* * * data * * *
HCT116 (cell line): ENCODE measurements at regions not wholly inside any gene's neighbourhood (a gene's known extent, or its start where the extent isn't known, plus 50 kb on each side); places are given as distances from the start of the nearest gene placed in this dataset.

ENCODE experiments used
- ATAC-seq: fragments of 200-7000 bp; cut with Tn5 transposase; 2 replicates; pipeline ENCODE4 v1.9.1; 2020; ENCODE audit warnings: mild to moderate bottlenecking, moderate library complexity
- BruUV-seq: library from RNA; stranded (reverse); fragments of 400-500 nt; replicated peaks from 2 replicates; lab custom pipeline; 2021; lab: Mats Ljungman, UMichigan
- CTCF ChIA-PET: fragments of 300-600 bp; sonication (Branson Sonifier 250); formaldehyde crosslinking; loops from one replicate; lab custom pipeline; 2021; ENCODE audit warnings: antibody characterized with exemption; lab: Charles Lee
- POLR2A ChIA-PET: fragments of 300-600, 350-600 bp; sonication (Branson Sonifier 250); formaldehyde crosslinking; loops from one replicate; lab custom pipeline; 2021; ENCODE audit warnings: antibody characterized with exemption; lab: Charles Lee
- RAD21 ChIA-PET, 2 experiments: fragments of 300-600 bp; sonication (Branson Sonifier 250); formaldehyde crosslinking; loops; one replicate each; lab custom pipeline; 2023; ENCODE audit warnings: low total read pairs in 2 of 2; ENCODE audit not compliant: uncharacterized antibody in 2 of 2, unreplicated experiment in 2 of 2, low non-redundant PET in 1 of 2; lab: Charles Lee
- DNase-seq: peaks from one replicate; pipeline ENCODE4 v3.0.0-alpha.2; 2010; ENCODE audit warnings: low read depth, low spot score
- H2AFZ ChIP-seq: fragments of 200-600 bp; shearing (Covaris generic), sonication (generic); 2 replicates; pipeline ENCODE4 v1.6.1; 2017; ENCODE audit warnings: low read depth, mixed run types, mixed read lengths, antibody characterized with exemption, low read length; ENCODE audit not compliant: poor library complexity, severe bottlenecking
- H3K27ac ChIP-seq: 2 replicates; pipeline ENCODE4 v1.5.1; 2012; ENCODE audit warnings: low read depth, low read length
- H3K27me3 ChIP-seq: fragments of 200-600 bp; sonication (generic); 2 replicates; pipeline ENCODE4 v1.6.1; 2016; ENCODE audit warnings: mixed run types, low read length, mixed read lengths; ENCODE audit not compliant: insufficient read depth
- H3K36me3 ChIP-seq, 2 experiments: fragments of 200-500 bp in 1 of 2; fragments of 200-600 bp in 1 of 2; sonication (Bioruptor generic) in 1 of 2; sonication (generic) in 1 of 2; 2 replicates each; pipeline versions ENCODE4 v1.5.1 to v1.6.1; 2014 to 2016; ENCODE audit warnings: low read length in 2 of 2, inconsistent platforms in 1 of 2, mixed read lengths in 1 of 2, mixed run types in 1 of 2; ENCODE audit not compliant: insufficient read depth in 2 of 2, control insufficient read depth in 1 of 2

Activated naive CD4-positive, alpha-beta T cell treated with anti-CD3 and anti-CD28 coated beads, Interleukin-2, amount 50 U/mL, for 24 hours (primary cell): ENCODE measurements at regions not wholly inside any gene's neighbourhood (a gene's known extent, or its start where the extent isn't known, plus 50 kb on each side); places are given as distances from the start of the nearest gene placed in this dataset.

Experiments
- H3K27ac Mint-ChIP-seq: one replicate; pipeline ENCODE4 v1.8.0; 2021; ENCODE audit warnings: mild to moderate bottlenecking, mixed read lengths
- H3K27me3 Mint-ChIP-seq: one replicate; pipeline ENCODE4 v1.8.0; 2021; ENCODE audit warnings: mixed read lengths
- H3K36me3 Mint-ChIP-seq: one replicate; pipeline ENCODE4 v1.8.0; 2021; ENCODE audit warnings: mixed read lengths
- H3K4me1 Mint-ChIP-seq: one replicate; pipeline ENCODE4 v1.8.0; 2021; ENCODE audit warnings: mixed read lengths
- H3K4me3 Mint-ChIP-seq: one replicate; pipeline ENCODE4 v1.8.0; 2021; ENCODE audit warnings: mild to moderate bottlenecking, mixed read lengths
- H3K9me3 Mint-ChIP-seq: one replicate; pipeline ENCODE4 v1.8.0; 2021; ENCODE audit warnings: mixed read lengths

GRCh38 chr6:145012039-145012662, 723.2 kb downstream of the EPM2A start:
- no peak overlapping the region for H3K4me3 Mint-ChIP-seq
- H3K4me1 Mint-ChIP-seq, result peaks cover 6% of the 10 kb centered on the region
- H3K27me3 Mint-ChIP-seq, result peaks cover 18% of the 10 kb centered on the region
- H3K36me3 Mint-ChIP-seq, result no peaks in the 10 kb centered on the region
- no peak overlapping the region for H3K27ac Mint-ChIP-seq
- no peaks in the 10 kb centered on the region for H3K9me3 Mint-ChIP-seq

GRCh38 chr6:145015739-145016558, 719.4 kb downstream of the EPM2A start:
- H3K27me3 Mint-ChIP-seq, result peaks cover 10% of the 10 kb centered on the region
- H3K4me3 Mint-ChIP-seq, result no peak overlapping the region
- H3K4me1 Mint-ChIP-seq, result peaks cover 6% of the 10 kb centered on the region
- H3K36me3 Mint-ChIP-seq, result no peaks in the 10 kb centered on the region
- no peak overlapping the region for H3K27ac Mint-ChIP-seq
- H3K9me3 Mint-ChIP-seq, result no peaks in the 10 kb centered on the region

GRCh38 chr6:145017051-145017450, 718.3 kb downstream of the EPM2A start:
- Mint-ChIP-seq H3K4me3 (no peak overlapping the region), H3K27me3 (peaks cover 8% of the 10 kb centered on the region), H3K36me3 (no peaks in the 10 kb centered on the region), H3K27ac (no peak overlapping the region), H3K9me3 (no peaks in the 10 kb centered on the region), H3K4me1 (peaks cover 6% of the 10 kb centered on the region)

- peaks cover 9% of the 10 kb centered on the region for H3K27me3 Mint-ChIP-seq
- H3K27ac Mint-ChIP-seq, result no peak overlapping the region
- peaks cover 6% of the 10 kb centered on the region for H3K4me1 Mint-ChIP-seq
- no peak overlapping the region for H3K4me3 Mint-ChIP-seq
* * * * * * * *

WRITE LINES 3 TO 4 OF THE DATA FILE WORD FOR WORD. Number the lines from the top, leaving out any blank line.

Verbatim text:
- ATAC-seq: fragments of 200-7000 bp; cut with Tn5 transposase; 2 replicates; pipeline ENCODE4 v1.9.1; 2020; ENCODE audit warnings: mild to moderate bottlenecking, moderate library complexity
- BruUV-seq: library from RNA; stranded (reverse); fragments of 400-500 nt; replicated peaks from 2 replicates; lab custom pipeline; 2021; lab: Mats Ljungman, UMichigan